I think two right angle scrolls bolted to the centreline of the support plate and the top casting as a brace.
A "Y" shaped yoke for the scope to sit into when at rest.
Hopefully that will be it.
 

savarin

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And the gods of astronomy have reared their fickle heads again and produced thick clouds and rain (which we need) to bless the new telescope. :bang head:
 

hman

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... And it looks cool.
I disagree. I think it looks ABSOLUTELY MAGNIFICENT!!! ... and to think that you made the whole thing, including the milling, with just a 9x20 lathe and "some rusty files and a hammer." ABSOLUTE WOWSERS! Yours is an amazing accomplishment.
 

savarin

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Thank you for that John much appreciated.
I suppose I should update the equipment list to add a drill press and welder:shhh:
All I managed today was to make the patterns for those new bits
 

MozamPete

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That is an amazing piece of art to be proud of - and a functional scope as well! It will probably be in use for generations to come.

And the beauty of it is when you can combine two of your hobbies in one nothing seem like work - it's all pure joy. Well done mate.
 

savarin

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Thanks Peter,
I find it hard to believe the, dare I say, "astronomical" amount of knowledge I've gained in the two years its taken to get this far.
Its been well worth the journey.
 

hman

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I recall from 'way back in history (when I was more into electronics), that a friend told me, "There's nothing more expensive than a free microprocessor." I guess we can come up with a corollary - there's nothing more expensive than a free objective lens. :)

... and, of course, Jon Miller is going through the same gyrations in his thread: http://www.hobby-machinist.com/threads/free-is-never-free.47471/#post-401782
 
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FOMOGO

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You stole that from the TARDIS, I'm telling the Doctor!:no no no:
Seriously, very nice work, I have been following this build and it is good to see the (almost) end result.
P.S., I noticed the neighbours coming over for a squiz,
John.
I was thinking exactly the same thing when I saw it. The Darlic wouldn't stand a chance against that thing. Very nice work Savarin
 

savarin

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Thanks heaps guys.
I'm working on the two gussets at the moment but its all hand filing due to the silly shape I wanted.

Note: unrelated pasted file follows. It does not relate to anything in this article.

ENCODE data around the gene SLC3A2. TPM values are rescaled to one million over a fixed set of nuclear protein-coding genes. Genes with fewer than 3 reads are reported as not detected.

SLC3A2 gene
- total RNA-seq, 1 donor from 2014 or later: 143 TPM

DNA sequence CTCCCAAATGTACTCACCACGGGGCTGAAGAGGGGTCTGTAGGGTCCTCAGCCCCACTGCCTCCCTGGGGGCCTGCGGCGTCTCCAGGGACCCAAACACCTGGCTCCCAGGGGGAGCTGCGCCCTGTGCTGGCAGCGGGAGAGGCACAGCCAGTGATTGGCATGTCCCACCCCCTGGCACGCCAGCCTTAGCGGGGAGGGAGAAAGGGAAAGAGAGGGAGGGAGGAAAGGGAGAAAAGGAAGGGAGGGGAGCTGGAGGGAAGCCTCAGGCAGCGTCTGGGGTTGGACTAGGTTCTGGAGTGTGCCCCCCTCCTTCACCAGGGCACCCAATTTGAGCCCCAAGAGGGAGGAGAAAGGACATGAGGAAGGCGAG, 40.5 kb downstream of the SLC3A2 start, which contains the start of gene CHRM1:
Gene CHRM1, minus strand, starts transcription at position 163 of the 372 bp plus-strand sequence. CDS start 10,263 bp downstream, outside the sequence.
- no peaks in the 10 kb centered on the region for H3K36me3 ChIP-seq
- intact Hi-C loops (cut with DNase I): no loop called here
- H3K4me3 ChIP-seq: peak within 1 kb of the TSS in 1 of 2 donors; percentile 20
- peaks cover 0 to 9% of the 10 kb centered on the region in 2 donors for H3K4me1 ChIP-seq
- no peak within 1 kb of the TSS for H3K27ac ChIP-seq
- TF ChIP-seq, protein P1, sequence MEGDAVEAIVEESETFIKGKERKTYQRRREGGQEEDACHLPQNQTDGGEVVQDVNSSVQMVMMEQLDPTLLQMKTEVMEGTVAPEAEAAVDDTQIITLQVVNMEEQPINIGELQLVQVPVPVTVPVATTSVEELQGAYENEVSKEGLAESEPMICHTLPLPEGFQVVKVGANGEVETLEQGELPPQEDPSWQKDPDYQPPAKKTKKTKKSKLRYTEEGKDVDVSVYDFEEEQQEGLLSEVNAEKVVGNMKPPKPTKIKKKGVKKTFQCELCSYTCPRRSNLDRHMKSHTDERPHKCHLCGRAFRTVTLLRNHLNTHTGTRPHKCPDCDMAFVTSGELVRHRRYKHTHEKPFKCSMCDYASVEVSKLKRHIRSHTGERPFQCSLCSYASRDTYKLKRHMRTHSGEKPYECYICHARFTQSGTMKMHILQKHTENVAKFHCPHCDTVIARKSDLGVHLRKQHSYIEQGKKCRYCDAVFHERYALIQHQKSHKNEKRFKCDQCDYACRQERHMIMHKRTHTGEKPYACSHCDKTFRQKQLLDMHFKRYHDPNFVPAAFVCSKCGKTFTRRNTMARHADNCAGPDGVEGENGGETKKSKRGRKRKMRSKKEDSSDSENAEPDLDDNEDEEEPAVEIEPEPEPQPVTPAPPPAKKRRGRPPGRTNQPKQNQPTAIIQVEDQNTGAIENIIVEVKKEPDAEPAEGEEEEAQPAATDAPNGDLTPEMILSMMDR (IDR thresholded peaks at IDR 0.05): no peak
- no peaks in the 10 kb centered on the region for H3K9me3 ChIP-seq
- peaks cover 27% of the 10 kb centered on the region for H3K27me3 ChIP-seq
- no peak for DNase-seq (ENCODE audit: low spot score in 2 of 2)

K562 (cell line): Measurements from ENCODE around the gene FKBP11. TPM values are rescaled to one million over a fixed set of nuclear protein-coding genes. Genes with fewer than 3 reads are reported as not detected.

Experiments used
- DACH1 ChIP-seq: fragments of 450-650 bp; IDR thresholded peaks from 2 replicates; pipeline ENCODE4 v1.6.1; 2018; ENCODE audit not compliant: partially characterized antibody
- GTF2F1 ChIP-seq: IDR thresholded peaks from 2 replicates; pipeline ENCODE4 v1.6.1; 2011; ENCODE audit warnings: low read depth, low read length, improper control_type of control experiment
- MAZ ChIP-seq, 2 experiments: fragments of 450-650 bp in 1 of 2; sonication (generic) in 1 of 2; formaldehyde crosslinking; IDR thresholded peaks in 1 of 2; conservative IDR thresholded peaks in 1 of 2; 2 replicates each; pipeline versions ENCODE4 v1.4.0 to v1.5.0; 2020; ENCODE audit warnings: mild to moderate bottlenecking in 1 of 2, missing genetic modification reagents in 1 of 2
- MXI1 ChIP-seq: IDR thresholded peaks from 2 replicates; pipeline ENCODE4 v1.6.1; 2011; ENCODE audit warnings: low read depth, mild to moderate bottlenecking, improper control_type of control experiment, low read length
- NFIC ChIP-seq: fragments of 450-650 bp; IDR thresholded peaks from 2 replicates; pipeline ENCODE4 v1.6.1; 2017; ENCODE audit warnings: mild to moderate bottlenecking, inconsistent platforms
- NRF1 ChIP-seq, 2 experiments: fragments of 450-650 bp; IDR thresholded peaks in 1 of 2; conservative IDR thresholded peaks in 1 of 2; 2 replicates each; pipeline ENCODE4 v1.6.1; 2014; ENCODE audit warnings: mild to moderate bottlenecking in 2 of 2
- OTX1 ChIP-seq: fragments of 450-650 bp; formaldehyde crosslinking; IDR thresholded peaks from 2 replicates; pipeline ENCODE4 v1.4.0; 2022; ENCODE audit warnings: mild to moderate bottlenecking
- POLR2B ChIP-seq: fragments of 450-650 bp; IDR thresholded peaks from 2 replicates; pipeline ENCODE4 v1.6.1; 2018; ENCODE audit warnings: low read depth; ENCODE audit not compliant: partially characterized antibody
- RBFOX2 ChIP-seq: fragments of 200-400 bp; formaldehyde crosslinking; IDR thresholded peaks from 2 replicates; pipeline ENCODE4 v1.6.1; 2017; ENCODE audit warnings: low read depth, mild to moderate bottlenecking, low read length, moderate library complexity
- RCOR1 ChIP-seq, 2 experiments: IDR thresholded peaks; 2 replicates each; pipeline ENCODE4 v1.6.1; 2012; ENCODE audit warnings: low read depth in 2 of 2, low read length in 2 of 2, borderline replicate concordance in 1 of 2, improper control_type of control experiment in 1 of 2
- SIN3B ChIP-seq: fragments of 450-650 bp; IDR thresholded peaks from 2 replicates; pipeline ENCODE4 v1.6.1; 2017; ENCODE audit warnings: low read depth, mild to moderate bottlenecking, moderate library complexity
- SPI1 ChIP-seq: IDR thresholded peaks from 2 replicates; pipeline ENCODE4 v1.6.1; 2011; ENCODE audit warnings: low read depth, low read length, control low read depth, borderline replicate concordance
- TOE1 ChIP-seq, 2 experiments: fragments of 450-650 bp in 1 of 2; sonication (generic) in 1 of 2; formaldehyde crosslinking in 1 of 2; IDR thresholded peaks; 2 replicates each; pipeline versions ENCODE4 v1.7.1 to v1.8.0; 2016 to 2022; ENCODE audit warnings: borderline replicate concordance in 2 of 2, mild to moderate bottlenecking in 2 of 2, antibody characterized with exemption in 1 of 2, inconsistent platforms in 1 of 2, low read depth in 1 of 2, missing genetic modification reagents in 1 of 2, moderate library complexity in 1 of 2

Then I will be able to contour the short edge where it will butt onto the large aluminium boss at the top of the pier.
I'm waiting on a length of 20mm aluminium rod for the handle that will fit between the two split flanges that clamp the scope into the cradle.
Still so much to do.
 

12bolts

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Charles, I must say i'm impressed with how far you've come with this during my absence. Its a little bit steampunk'ish. I really like the polished look. Have you considered keeping it like that rather than powdercoating?
 

savarin

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Thanks Phil, I'm only powder coating odd bits that wont polish.
 

hoth2o

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That is awesome! Were can I find out more about making a telescope?
 

CraigB1960

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Savarin, absolutely outstanding work there! I have a passion for astronomy, used to have a C8, but sold it due to bad location. Now that I'm in Tucson, AZ, which is very light friendly for astronomy, you have motivated me to look back into it. Perhaps making my own.....

Thanks for a great thread!
 

savarin

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That is awesome! Were can I find out more about making a telescope?
Hi hoth2o,
do you want to build a refractor (what mine is) or a reflector?
Both have good and bad points
If a reflector do you want to buy the mirror or make one? Carl Zambuto makes what are considered to be the very best mirrors.
If a refractor then its easier to buy the objective lens and these two seem a good buy with a quick glance.
http://www.surplusshed.com/pages/item/l14233.html
http://www.surplusshed.com/pages/item/l3968.html

There are heaps of books available such as
Amateur Telescope Making 2nd ed - S. Tonkin (Springer, 1999)
Berry R. Build your own Telescope (1985)
MAKING YOUR OWN TELESCOPE by JJ PERSISTENT PUBLISHING INC
Texereau-HowToMakeATelescope (considered to be the classic)

atm_free@yahoogroups.com is worth while trolling through as well.
 

savarin

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Thanks Craig, still making small bits to add on and a large casting to make a joiner for the central pier so it can be collapsed.
 

Tony Wells

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Mighty fine work, Sav. Certainly shows that there is a lot of detail in a nice optical piece like that, and shows that it's not out of reach for some determined person.
 

savarin

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Now I've built the vertical slide I can at last get back to this project.
set up to mill out the curve to fit around the 90mm dia boss at the top of the pier.
milling-brackets1.jpg

I found this interesting as this face is the as purchased plate.
Its swollen in the middle according to this first cut.
At least it follows the centre line

milling-brackets2.jpg

The third pass and its almost done.
Still a bit of blue left.
milling-brackets3.jpg

Final pass, no blue and smoother than it looks. The curve can just be seen.
milling-brackets4.jpg

This is where they will bolt on and hopefully prevent the azimuth plate from flexing.
They still need the final polish.
milling-brackets5.jpg
I still have to make a decision on how I will fix it to the boss, just pegs, or, a bolt from the edge of the large hole.
I will sleep on it.

(edit - changed fourth pass to third pass)
 
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rwm

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I'm pleasantly surprised that worked so well with that much tool hanging out on that bar.
That looks like hours of polishing. What is your process? Do you sand first and then polish?
Robert